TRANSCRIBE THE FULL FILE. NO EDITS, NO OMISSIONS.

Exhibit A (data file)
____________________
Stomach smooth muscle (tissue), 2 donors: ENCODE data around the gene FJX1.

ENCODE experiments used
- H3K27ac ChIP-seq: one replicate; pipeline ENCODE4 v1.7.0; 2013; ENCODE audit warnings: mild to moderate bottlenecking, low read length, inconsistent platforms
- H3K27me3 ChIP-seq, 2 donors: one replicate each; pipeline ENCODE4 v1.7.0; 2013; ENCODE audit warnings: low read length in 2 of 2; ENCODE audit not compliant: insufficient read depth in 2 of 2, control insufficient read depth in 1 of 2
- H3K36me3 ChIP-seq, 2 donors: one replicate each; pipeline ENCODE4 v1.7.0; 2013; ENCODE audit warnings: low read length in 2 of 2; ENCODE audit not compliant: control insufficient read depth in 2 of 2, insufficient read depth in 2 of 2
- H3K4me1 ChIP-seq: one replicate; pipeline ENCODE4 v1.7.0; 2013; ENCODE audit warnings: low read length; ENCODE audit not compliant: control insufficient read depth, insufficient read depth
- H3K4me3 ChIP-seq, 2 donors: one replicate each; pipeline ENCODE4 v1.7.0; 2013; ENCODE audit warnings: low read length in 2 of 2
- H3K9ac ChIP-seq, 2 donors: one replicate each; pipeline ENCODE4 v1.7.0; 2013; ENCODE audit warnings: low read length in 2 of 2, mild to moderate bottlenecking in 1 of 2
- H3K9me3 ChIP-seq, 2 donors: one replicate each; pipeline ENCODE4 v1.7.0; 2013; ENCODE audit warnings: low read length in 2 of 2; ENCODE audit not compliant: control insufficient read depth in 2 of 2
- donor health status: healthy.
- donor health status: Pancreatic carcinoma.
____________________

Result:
Stomach smooth muscle (tissue), 2 donors: ENCODE data around the gene FJX1.

ENCODE experiments used
- H3K27ac ChIP-seq: one replicate; pipeline ENCODE4 v1.7.0; 2013; ENCODE audit warnings: mild to moderate bottlenecking, low read length, inconsistent platforms
- H3K27me3 ChIP-seq, 2 donors: one replicate each; pipeline ENCODE4 v1.7.0; 2013; ENCODE audit warnings: low read length in 2 of 2; ENCODE audit not compliant: insufficient read depth in 2 of 2, control insufficient read depth in 1 of 2
- H3K36me3 ChIP-seq, 2 donors: one replicate each; pipeline ENCODE4 v1.7.0; 2013; ENCODE audit warnings: low read length in 2 of 2; ENCODE audit not compliant: control insufficient read depth in 2 of 2, insufficient read depth in 2 of 2
- H3K4me1 ChIP-seq: one replicate; pipeline ENCODE4 v1.7.0; 2013; ENCODE audit warnings: low read length; ENCODE audit not compliant: control insufficient read depth, insufficient read depth
- H3K4me3 ChIP-seq, 2 donors: one replicate each; pipeline ENCODE4 v1.7.0; 2013; ENCODE audit warnings: low read length in 2 of 2
- H3K9ac ChIP-seq, 2 donors: one replicate each; pipeline ENCODE4 v1.7.0; 2013; ENCODE audit warnings: low read length in 2 of 2, mild to moderate bottlenecking in 1 of 2
- H3K9me3 ChIP-seq, 2 donors: one replicate each; pipeline ENCODE4 v1.7.0; 2013; ENCODE audit warnings: low read length in 2 of 2; ENCODE audit not compliant: control insufficient read depth in 2 of 2
- donor health status: healthy.
- donor health status: Pancreatic carcinoma.